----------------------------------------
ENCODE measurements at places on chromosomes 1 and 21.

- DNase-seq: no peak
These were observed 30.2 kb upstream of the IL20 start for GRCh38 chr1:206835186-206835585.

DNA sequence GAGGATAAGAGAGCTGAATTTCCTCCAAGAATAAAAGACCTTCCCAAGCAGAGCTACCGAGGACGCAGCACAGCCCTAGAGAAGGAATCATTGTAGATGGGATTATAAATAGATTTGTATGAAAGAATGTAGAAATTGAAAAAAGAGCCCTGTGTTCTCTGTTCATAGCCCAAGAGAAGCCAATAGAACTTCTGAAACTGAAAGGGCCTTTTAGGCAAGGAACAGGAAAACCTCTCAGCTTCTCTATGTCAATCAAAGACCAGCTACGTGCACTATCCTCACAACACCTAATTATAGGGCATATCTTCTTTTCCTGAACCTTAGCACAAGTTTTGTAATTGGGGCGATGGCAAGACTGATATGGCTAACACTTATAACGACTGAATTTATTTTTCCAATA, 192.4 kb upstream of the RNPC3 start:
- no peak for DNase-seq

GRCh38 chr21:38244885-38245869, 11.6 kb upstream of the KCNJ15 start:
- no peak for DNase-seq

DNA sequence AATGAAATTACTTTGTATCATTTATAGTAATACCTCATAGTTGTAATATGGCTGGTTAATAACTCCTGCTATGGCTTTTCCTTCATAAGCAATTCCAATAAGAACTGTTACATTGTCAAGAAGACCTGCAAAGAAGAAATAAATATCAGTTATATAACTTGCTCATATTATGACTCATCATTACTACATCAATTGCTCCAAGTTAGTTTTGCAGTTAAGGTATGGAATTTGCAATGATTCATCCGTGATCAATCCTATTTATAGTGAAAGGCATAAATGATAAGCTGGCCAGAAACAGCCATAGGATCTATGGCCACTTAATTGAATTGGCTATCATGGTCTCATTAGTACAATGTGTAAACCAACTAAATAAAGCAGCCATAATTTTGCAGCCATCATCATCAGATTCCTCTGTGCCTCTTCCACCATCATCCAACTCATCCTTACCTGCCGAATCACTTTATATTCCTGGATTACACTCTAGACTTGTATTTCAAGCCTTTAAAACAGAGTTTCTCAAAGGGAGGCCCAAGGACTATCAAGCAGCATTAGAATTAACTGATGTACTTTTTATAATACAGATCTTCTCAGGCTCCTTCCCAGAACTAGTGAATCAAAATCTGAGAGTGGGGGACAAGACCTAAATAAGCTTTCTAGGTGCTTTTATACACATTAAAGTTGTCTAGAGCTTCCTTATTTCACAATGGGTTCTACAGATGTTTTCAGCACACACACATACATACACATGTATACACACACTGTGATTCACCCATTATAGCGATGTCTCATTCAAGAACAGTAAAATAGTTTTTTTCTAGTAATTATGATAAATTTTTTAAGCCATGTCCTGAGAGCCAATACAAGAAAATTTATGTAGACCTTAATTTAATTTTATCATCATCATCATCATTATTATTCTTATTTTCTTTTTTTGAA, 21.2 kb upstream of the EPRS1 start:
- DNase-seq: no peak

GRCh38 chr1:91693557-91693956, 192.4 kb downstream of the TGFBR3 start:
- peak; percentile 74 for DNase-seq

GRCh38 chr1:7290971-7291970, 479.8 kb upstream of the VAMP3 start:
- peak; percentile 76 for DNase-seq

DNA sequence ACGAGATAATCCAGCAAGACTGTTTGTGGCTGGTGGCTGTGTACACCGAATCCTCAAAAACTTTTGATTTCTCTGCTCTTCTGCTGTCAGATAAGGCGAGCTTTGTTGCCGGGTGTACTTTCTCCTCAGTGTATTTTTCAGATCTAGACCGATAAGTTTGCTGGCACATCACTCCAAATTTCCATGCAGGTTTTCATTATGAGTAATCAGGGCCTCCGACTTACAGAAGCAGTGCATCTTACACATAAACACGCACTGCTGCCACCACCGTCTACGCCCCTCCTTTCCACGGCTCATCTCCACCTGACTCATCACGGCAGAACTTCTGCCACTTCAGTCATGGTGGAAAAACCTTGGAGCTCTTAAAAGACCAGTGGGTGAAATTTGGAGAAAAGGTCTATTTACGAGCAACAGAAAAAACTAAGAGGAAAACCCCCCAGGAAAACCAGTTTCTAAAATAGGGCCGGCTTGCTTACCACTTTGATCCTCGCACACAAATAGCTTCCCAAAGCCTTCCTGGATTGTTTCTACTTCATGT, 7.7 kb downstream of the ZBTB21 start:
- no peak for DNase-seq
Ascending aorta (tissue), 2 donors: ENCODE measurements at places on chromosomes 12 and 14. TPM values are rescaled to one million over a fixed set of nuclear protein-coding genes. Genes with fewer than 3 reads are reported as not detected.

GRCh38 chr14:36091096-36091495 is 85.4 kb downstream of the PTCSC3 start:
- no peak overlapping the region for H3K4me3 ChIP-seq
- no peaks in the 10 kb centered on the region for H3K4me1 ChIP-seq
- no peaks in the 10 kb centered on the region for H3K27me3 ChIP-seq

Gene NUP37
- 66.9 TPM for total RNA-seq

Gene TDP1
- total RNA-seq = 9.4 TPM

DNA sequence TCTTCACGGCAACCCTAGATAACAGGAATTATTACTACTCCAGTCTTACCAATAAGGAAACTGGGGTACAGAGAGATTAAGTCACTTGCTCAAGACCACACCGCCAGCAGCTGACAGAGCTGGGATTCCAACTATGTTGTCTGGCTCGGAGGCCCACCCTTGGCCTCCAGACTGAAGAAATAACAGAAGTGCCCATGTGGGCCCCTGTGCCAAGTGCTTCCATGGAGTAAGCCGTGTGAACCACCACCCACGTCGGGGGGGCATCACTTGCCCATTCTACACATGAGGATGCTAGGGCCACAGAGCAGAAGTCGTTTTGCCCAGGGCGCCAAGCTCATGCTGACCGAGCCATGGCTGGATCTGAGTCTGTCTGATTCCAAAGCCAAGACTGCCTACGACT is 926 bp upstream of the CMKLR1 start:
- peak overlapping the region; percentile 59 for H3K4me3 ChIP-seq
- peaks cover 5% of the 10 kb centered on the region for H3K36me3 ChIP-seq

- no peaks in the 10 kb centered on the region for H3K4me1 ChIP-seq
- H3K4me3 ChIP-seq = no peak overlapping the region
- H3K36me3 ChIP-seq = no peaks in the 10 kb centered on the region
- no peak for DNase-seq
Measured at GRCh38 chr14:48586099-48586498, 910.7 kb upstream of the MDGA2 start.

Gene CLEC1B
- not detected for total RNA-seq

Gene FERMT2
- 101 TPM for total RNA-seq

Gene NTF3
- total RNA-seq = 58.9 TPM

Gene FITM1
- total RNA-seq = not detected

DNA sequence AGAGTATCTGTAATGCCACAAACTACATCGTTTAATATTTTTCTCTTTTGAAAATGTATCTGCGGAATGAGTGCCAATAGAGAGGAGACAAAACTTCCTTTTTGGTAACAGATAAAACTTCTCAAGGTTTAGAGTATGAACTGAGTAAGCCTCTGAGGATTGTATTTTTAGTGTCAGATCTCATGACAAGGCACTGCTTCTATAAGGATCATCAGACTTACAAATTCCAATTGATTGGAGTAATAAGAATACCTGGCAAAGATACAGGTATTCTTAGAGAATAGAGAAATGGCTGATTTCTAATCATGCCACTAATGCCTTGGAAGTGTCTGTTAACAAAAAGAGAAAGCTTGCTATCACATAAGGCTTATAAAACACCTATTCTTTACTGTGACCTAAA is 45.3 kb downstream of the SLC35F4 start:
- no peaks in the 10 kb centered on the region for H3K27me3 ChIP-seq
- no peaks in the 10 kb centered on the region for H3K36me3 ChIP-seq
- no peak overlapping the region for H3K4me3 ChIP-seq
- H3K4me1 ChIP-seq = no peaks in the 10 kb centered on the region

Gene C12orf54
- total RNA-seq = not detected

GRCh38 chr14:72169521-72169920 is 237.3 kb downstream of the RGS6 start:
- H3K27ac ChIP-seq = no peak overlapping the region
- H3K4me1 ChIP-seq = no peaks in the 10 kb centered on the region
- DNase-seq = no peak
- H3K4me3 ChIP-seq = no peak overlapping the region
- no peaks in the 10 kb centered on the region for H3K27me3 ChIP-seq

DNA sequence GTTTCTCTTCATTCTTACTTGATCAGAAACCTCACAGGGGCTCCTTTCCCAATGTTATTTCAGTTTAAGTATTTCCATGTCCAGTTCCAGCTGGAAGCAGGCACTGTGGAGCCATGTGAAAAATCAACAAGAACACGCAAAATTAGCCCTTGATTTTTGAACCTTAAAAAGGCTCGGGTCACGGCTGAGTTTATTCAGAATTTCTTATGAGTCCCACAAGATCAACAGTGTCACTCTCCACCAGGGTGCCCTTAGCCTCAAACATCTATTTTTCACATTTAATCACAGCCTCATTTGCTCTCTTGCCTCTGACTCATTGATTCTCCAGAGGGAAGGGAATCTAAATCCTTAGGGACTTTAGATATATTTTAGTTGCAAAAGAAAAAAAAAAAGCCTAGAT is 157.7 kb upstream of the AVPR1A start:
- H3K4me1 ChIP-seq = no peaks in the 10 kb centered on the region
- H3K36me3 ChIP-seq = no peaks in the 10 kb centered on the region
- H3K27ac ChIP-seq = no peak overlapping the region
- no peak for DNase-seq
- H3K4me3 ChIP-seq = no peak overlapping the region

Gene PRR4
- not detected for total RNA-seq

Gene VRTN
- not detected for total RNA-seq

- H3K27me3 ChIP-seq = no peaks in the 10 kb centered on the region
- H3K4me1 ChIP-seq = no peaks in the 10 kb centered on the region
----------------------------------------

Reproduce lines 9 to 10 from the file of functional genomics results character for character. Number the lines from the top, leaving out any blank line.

- DNase-seq: no peak

GRCh38 chr1:91693557-91693956, 192.4 kb downstream of the TGFBR3 start: